The Coalition Provisional Authority (CPA), headed by Paul Bremer, advanced the neoliberal agenda in Iraq. Bremer wasted no time in pursuing a neoliberal agenda in Iraq. Within his first month Bremer ordered the privatisation of 200 Iraqi state owned companies. Bremer’s neoliberal policies were further demonstrated in September 2003 with Orders 37, 39 and 40 which reduced corporate tax from 45 percent to 15 percent. Foreign firms were also able to retain 100 percent of their Iraqi assets, and take 100 percent of the profits out of Iraq, while Order 40 refined the Iraqi banking system. These neoliberal reforms led to The Economist calling Iraq a “Capitalist Dream.” The consequence of these reforms was the redundancy of 500,000 workers, and the neglect of the majority of Iraqi businessmen.
Enforcing such radical and drastic reforms can cause disdain, and eventually revolt, amongst citizens. The Bush administration acknowledged that the Iraqis would have to endure short-term hardships, like job losses, for Iraq to prosper economically in the long term. To circumvent this challenge the CPA and Bremer relied upon the shock doctrine. The shock doctrine utilized the invasion and bombardment of Iraq to distract the Iraqi people from the privatization and reforms. It was assumed that, rather than protesting and rebelling against the reforms, the Iraqis would be forced to focus upon their own survival. The Bush administration however failed to anticipate the complexities of restructuring Iraq. Rather than shocking Iraqis, the invasion and bombardment jolted many of the 500,000 laid off workers into resistance fighting. Likewise, excluded Iraqi businessmen revolted by funding the insurgency to deter foreign investment.
The neoliberal approach to Iraq overlooked the discontent Iraqis felt over losing their jobs, and witnessing their industries sold off to Western corporations. Questions were also raised by US military commanders over the vast job losses, which caused an increase in the insurgency force. Through Orders 37, 39 and 40 the CPA had hoped to attract foreign investment into Iraq. However, the frequent and destructive attacks from Iraqi insurgents proved a major deterrent to investors and corporations. The burning and hanging of four US mercenary soldiers sent a strong message to any would-be investors or corporations. Despite the favourable terms offered to corporations, within a week of the four hangings, 1500 contractors were evacuated from Iraq. No matter how favourable the neoliberal orders from Bremer were, investment in a war torn society was unlikely for some time. This meant that the short-term outsourcing of services, and lack of jobs, was even more devastating for the Iraqi people.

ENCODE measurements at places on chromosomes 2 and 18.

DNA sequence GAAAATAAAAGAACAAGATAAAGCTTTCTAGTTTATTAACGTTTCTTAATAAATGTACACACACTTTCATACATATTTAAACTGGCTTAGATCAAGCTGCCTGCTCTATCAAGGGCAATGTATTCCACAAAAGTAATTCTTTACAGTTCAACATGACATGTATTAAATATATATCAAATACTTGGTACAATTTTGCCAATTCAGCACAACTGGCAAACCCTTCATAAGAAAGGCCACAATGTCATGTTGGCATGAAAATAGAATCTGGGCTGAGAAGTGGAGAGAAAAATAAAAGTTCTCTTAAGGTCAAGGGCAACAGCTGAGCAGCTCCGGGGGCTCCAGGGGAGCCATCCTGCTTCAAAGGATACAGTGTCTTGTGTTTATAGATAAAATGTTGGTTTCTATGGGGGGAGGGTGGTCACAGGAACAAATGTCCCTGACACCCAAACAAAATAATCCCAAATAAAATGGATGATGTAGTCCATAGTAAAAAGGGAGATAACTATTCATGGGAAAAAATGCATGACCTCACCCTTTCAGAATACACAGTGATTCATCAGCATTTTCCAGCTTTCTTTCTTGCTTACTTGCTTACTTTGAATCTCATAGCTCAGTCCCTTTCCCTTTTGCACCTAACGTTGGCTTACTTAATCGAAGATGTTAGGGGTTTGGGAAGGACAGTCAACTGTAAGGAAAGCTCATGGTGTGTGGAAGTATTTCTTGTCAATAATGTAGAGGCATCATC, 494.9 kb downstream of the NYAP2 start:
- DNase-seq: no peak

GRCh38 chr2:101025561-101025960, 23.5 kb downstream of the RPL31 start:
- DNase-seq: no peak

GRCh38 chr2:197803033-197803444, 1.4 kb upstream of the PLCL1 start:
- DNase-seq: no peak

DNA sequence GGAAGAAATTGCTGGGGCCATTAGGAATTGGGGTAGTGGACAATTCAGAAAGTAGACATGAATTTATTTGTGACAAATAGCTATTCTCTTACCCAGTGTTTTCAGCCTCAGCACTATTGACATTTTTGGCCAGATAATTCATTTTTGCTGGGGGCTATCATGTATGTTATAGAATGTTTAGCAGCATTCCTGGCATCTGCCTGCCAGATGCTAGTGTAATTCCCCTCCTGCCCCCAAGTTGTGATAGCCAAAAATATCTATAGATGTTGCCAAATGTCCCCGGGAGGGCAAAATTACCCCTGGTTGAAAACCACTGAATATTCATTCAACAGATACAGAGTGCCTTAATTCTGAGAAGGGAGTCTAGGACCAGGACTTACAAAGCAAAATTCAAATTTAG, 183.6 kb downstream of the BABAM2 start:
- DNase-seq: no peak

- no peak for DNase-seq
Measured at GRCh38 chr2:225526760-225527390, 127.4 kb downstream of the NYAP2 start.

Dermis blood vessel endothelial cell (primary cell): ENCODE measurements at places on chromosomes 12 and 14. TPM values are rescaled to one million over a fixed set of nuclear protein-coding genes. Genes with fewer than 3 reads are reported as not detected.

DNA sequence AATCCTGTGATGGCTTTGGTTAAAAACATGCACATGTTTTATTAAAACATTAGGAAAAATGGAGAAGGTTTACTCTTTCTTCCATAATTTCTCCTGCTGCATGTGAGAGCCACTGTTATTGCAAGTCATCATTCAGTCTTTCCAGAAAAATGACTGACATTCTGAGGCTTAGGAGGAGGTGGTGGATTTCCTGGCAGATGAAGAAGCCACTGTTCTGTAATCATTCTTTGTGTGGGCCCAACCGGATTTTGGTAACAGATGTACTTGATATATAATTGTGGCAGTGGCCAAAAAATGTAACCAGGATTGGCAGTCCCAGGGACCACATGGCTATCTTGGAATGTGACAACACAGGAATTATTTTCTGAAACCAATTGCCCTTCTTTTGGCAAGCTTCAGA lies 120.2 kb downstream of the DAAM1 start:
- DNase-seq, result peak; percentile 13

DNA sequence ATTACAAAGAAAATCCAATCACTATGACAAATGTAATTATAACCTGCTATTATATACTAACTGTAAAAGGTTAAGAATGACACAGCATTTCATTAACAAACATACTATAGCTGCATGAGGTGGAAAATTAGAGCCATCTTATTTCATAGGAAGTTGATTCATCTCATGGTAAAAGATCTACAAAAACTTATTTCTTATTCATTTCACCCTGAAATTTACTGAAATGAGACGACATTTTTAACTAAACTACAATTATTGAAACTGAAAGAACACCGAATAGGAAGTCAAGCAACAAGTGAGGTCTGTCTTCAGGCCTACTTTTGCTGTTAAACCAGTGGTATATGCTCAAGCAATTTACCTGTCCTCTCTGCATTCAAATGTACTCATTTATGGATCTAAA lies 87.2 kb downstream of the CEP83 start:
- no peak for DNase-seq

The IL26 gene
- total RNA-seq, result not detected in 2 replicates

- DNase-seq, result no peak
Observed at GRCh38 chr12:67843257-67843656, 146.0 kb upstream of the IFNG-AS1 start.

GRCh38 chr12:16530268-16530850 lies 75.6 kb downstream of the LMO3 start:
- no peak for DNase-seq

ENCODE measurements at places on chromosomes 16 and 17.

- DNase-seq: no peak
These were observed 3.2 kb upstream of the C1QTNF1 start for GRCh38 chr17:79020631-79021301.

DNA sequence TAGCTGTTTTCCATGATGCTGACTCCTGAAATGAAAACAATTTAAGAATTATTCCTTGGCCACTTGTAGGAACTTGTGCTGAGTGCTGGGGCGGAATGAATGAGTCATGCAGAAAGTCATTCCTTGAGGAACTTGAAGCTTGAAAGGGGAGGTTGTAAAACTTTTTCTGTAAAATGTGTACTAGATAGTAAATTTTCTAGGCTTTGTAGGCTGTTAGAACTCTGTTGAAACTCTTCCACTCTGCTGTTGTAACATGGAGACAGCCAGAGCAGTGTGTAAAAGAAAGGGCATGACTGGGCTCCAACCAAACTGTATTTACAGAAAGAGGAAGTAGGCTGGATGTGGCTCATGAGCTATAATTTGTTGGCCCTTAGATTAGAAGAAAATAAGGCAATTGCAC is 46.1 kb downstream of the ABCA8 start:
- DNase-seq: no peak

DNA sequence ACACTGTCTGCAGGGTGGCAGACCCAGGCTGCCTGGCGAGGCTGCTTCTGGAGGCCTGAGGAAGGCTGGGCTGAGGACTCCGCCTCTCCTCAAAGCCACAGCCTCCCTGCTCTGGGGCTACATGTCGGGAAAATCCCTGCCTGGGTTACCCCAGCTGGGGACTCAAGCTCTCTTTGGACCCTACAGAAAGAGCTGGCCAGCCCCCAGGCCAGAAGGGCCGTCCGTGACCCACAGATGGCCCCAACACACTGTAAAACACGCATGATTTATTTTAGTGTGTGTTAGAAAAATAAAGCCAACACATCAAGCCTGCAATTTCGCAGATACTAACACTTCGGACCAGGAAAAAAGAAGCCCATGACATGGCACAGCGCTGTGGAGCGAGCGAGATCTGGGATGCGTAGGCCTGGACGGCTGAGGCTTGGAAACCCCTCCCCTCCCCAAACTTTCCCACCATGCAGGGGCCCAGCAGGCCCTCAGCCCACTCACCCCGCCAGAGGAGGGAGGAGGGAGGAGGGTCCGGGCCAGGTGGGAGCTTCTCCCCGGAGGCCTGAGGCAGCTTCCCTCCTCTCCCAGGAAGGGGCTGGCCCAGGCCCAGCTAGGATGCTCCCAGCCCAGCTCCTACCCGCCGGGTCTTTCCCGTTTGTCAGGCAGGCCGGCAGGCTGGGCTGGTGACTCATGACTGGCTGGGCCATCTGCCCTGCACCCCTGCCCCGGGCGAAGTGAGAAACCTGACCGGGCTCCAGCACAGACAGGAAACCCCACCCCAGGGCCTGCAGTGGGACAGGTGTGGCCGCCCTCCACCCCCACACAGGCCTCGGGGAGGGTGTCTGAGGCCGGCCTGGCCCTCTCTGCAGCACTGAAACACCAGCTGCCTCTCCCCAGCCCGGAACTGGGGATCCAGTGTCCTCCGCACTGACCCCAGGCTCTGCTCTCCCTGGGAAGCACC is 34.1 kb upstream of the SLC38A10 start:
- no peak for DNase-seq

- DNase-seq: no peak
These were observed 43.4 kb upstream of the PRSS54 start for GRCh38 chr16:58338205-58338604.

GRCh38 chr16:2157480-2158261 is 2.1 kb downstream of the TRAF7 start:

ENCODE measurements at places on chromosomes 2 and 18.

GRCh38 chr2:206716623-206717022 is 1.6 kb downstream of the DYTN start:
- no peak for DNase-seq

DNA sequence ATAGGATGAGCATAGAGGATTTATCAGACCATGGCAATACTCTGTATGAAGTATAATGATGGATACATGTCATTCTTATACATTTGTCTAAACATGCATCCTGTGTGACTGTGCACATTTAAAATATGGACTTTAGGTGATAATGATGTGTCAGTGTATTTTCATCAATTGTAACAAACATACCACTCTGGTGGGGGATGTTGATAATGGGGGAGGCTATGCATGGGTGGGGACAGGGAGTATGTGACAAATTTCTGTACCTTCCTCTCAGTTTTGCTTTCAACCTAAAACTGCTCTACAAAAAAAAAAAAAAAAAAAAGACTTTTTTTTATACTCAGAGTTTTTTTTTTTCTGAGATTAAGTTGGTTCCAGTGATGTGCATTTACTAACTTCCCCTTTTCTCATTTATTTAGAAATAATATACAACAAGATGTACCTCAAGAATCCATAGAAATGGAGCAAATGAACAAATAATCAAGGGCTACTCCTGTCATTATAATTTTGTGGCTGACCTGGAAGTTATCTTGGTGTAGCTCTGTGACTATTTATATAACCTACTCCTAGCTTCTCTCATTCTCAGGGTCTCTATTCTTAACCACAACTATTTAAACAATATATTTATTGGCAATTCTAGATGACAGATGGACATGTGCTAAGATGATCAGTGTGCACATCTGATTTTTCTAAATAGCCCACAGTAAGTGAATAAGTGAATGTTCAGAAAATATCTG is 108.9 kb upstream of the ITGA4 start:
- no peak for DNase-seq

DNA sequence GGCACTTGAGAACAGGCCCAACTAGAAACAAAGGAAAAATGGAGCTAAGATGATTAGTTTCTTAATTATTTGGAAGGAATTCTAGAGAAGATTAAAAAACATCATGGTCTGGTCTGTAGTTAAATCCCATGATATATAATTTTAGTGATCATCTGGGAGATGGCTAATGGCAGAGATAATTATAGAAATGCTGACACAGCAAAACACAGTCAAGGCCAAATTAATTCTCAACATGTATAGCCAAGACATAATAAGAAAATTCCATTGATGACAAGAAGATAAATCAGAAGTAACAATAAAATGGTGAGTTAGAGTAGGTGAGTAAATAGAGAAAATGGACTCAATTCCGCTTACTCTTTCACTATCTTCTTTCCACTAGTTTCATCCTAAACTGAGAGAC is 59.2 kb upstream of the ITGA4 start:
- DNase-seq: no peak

The invasion of Iraq demonstrated some of the fundamental failings of neoliberalism. The CPA was trusted to direct and govern Iraq. However, it consisted of the very people that did not believe in government influence or the public sector. The free market should be open to competition. However, the CPA in Iraq went strictly against this notion. As opposed to encouraging and developing local business, the CPA outsourced reconstruction services primarily to US corporations. This meant that the economic growth of the nation was almost entirely reliant upon foreign investment. The very neoliberal policies that were designed to attract investment, in fact caused revolt and violence.
The US invasion of Iraq demonstrates the complexities of applying a free market to any society. Despite the determination of the neoliberals since the 1970s, the majority of the world has failed to prosper economically.
Blame has been pointed at states for not embracing neoliberalism enough, while orthodox neoliberals have argued against the interference of financial institutions. Ultimately neoliberalism and the application of the free market is destined to fail, this is because the free market cannot be applied in reality. The success of neoliberalism is based almost completely upon the long-term benefits over the short term. However, it is unclear how long exactly it will take for neoliberalism to benefit the whole of society. It is for this reason that the majority of citizens will be against neoliberal reform. Iraq, although an extreme case, demonstrates some of the consequences of revolt in a neoliberal society.